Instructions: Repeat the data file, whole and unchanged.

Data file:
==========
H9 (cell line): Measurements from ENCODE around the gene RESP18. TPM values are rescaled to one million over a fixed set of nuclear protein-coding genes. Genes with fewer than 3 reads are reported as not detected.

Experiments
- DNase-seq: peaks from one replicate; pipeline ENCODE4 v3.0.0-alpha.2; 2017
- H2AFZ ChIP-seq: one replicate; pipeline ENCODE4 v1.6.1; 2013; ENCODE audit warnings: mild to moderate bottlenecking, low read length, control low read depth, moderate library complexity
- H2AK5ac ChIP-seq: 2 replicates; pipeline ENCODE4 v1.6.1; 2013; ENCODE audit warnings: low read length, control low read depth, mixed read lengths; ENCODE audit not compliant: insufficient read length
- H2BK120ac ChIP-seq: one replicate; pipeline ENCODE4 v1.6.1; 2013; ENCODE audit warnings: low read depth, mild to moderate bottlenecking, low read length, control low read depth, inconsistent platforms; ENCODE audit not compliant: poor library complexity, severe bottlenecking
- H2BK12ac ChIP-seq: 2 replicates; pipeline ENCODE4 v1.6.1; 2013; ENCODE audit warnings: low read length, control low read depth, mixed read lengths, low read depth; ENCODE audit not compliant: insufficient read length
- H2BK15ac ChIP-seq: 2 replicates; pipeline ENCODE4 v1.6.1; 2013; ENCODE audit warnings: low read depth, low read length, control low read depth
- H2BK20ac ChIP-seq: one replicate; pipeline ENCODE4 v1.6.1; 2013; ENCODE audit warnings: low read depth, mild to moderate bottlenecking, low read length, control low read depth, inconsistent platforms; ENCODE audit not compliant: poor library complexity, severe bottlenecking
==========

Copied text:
H9 (cell line): Measurements from ENCODE around the gene RESP18. TPM values are rescaled to one million over a fixed set of nuclear protein-coding genes. Genes with fewer than 3 reads are reported as not detected.

Experiments
- DNase-seq: peaks from one replicate; pipeline ENCODE4 v3.0.0-alpha.2; 2017
- H2AFZ ChIP-seq: one replicate; pipeline ENCODE4 v1.6.1; 2013; ENCODE audit warnings: mild to moderate bottlenecking, low read length, control low read depth, moderate library complexity
- H2AK5ac ChIP-seq: 2 replicates; pipeline ENCODE4 v1.6.1; 2013; ENCODE audit warnings: low read length, control low read depth, mixed read lengths; ENCODE audit not compliant: insufficient read length
- H2BK120ac ChIP-seq: one replicate; pipeline ENCODE4 v1.6.1; 2013; ENCODE audit warnings: low read depth, mild to moderate bottlenecking, low read length, control low read depth, inconsistent platforms; ENCODE audit not compliant: poor library complexity, severe bottlenecking
- H2BK12ac ChIP-seq: 2 replicates; pipeline ENCODE4 v1.6.1; 2013; ENCODE audit warnings: low read length, control low read depth, mixed read lengths, low read depth; ENCODE audit not compliant: insufficient read length
- H2BK15ac ChIP-seq: 2 replicates; pipeline ENCODE4 v1.6.1; 2013; ENCODE audit warnings: low read depth, low read length, control low read depth
- H2BK20ac ChIP-seq: one replicate; pipeline ENCODE4 v1.6.1; 2013; ENCODE audit warnings: low read depth, mild to moderate bottlenecking, low read length, control low read depth, inconsistent platforms; ENCODE audit not compliant: poor library complexity, severe bottlenecking